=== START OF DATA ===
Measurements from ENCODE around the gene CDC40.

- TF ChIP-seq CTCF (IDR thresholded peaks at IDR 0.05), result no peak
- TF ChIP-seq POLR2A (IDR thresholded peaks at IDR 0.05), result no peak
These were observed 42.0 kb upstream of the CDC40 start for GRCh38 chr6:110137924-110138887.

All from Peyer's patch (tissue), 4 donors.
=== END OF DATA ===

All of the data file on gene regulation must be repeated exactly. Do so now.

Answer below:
Measurements from ENCODE around the gene CDC40.

- TF ChIP-seq CTCF (IDR thresholded peaks at IDR 0.05), result no peak
- TF ChIP-seq POLR2A (IDR thresholded peaks at IDR 0.05), result no peak
These were observed 42.0 kb upstream of the CDC40 start for GRCh38 chr6:110137924-110138887.

All from Peyer's patch (tissue), 4 donors.